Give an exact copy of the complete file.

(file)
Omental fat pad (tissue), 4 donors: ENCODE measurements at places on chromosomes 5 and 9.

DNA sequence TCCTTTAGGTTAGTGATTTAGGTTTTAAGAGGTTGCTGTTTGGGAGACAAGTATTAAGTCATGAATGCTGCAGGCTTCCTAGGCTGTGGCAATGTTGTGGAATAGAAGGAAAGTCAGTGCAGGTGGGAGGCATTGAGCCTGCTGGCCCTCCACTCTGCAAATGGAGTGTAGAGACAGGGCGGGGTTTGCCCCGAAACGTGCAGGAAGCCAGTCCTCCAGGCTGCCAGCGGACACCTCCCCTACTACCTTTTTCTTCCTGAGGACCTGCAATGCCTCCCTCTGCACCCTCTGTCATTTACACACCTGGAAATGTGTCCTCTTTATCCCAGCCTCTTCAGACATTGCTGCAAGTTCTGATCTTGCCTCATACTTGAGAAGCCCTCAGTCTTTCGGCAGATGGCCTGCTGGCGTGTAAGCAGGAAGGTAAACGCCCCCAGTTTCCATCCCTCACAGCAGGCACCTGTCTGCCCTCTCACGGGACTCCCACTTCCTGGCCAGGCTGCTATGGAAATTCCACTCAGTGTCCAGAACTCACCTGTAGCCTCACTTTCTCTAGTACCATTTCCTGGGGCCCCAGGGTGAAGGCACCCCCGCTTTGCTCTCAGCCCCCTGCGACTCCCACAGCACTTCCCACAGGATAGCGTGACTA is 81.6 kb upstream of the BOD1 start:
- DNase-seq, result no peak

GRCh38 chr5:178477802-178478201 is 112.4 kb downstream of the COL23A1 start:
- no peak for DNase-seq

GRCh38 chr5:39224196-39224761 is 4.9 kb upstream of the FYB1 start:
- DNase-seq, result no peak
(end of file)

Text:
Omental fat pad (tissue), 4 donors: ENCODE measurements at places on chromosomes 5 and 9.

DNA sequence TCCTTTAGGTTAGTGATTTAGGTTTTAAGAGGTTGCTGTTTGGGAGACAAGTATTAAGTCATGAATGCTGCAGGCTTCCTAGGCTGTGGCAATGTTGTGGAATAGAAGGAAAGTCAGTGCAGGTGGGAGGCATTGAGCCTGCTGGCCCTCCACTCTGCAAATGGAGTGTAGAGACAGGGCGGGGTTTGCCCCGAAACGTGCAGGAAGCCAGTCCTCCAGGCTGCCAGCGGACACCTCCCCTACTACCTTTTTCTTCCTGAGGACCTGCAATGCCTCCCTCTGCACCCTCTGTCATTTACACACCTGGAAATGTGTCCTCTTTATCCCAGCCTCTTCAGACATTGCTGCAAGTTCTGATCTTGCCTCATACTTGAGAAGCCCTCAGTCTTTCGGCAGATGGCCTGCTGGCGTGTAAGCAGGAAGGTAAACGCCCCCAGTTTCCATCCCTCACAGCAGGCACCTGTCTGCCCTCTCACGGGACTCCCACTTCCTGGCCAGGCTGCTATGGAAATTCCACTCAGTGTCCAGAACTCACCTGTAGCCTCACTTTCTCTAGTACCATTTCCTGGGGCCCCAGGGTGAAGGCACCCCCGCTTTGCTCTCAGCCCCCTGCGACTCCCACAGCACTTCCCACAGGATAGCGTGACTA is 81.6 kb upstream of the BOD1 start:
- DNase-seq, result no peak

GRCh38 chr5:178477802-178478201 is 112.4 kb downstream of the COL23A1 start:
- no peak for DNase-seq

GRCh38 chr5:39224196-39224761 is 4.9 kb upstream of the FYB1 start:
- DNase-seq, result no peak